Having Your Bell Rung

Increased focus on brain injuries means all concussion cases are no longer simple.

March 24, 2017 Photo

Does traumatic brain injury strike concern in your heart? If it doesn’t, it should. Traumatic brain injuries are not limited to people who are found unconscious at an accident scene or even those with a Glasgow Coma Scale result below 15 points. Today, we are facing a challenge in bodily injury cases that have turned from what we once thought were “just concussions” into sizable claims for damages.

The news for the past 10 years has focused on concussions in the field of sports—mainly football, soccer, baseball, and hockey—and that news has expanded to include combat troops who have encountered improvised explosive devices, or IEDs. Those who formerly seemed only to have had their “bell rung” are now being subjected to concussion protocols. High schools are calling for baseline testing of their athletes and are no longer putting them back on the field, instead keeping players benched to see how the head injury plays out over days, weeks, and even months.

Diagnosing Brain Injuries

As previously mentioned, the most common tool for measuring brain injury severity is the Glasgow Coma Scale. It measures the subject’s consciousness on three criteria: motor response, verbal response, and eye-opening response. As a result, patients are given one of three classifications: mild (13-15 points), moderate (9-12 points), and severe (3-8 points). No longer can the possibility of traumatic brain injury be ignored, even where there is a high scale rating or no loss of consciousness.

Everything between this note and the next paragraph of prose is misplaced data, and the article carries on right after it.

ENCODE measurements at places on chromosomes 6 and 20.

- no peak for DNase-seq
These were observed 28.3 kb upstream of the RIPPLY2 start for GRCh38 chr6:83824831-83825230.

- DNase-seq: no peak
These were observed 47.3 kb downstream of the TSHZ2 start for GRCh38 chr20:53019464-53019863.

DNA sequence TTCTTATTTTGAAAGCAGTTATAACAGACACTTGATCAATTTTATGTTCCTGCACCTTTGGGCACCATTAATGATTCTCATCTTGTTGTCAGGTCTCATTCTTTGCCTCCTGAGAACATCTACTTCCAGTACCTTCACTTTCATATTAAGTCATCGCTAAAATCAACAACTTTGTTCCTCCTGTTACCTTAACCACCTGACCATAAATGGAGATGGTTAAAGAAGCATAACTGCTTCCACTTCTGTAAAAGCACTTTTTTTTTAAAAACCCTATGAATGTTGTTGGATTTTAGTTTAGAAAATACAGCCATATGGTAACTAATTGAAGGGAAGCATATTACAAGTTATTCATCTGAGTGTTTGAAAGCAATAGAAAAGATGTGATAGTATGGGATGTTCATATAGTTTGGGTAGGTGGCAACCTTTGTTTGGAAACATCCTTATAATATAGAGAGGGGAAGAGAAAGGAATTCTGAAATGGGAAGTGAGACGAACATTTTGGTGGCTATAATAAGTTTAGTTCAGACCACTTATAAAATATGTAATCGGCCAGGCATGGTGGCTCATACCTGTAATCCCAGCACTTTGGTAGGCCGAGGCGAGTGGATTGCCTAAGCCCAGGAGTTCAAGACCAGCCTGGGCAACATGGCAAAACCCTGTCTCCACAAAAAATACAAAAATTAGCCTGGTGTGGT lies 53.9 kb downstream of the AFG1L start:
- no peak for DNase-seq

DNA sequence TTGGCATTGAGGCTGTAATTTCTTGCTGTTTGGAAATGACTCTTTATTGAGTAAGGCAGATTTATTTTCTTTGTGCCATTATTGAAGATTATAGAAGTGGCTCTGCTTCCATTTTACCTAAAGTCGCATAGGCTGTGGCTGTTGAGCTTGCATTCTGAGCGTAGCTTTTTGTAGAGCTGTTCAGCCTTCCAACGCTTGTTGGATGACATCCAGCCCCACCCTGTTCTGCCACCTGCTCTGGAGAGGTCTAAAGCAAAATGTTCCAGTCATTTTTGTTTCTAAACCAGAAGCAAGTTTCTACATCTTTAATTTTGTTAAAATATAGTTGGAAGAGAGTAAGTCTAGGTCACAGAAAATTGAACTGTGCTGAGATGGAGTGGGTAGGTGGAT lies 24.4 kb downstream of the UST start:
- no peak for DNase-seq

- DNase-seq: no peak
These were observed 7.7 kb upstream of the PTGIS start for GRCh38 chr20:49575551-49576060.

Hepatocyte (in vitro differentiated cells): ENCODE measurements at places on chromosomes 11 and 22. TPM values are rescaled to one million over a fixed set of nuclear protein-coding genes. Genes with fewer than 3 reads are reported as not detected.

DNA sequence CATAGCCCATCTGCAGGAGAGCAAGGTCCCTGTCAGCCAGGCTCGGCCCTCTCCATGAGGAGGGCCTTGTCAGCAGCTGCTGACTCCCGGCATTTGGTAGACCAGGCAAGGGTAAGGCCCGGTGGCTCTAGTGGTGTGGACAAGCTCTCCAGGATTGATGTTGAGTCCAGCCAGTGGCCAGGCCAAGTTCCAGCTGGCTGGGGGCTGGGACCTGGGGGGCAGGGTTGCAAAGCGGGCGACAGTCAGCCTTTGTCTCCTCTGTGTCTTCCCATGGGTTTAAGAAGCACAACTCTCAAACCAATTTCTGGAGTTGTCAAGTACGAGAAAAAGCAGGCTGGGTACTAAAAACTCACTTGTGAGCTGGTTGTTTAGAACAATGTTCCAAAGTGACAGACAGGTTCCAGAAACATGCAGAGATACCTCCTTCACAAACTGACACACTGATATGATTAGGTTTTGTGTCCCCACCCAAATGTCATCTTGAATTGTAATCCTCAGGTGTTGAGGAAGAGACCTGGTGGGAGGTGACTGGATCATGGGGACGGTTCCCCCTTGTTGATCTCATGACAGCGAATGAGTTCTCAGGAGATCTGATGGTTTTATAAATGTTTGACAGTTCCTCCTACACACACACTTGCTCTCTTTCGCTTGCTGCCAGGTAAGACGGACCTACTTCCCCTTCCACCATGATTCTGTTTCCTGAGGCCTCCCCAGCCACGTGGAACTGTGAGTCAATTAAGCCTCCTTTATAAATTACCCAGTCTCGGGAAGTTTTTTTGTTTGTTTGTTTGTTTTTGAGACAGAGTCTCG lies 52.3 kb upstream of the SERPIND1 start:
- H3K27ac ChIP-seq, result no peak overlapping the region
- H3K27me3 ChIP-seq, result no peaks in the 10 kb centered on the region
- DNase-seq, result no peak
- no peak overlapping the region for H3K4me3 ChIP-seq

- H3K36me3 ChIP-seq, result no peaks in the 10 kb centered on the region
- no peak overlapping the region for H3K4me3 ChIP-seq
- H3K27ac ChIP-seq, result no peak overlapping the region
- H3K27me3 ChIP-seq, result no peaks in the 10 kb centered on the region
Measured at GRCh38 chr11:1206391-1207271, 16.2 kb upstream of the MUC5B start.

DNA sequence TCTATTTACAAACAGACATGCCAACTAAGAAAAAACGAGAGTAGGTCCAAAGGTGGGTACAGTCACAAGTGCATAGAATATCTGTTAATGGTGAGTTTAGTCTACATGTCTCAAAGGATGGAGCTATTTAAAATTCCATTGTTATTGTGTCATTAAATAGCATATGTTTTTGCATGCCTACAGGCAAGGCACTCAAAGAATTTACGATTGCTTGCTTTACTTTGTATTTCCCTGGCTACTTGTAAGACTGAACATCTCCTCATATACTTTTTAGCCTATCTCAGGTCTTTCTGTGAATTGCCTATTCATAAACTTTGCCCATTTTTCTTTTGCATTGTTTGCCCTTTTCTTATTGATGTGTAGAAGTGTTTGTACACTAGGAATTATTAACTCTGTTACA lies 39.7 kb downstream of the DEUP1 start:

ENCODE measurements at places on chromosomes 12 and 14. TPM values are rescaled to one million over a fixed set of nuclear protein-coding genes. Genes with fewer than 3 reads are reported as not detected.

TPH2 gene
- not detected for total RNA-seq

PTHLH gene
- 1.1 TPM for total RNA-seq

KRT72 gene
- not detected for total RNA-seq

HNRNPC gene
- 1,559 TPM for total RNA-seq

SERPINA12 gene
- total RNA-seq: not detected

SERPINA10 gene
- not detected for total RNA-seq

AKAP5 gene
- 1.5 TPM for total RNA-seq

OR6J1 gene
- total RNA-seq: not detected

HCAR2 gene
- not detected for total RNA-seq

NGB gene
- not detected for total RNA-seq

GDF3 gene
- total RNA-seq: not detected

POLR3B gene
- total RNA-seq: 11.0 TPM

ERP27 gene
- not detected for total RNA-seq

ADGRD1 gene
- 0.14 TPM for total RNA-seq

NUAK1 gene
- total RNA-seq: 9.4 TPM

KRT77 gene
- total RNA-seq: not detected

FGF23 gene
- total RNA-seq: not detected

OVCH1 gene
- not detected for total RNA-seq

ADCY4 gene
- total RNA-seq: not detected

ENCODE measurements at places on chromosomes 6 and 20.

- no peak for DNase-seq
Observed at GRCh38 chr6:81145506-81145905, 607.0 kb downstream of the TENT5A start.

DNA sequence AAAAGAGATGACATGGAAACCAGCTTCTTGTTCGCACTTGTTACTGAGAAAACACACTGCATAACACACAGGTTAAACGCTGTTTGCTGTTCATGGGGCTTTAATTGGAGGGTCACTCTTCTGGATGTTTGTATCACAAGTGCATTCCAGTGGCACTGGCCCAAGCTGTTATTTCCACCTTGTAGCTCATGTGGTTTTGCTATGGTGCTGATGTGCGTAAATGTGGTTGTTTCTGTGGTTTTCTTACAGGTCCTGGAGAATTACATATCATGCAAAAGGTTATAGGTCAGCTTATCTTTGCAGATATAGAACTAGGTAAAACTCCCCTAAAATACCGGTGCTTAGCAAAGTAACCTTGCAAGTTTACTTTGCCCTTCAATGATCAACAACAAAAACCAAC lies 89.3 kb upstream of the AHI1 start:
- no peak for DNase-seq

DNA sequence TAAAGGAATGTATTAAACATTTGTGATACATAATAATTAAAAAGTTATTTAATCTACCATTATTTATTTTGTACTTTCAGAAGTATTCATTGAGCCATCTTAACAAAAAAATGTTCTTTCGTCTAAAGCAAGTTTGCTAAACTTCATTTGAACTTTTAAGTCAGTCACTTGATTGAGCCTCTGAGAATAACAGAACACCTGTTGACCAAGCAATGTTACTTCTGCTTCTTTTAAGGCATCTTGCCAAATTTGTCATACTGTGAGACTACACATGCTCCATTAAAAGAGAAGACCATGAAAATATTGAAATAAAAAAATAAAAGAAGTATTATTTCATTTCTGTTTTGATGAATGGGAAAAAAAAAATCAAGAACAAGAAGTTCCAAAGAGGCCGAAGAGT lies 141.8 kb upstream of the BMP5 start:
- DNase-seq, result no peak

Savvy plaintiff’s lawyers are monopolizing the news frenzy and no longer refer to these injuries as concussions. Today, the nomenclature in the medical field and in the courtroom has changed instead to “traumatic brain injuries.” This change in terminology will increase the severity of the injury in the minds of juries. 

A coup-contrecoup brain injury (where the brain meets the skull in the front and the back or side to side) is one that can be sustained in an assault, a fall, or even a rear-end auto collision in which a whiplash event is severe enough. There does not even need to be contact with a hard object. The mere force of impact within the skull may be sufficient enough to cause this type of injury. 

The diagnosis of a mild traumatic brain injury (i.e., concussion) is made when, within 30 minutes of an event, there is a Glasgow Coma Scale finding between 13 and 15 (15 being normal); an alteration of consciousness (from confusion to actual loss of consciousness) of less than 20 minutes; and a reported period of post-traumatic amnesia of 24 hours or less. To be medically important, there also must be an impairment in one of three categories: somatic, cognitive, or behavioral.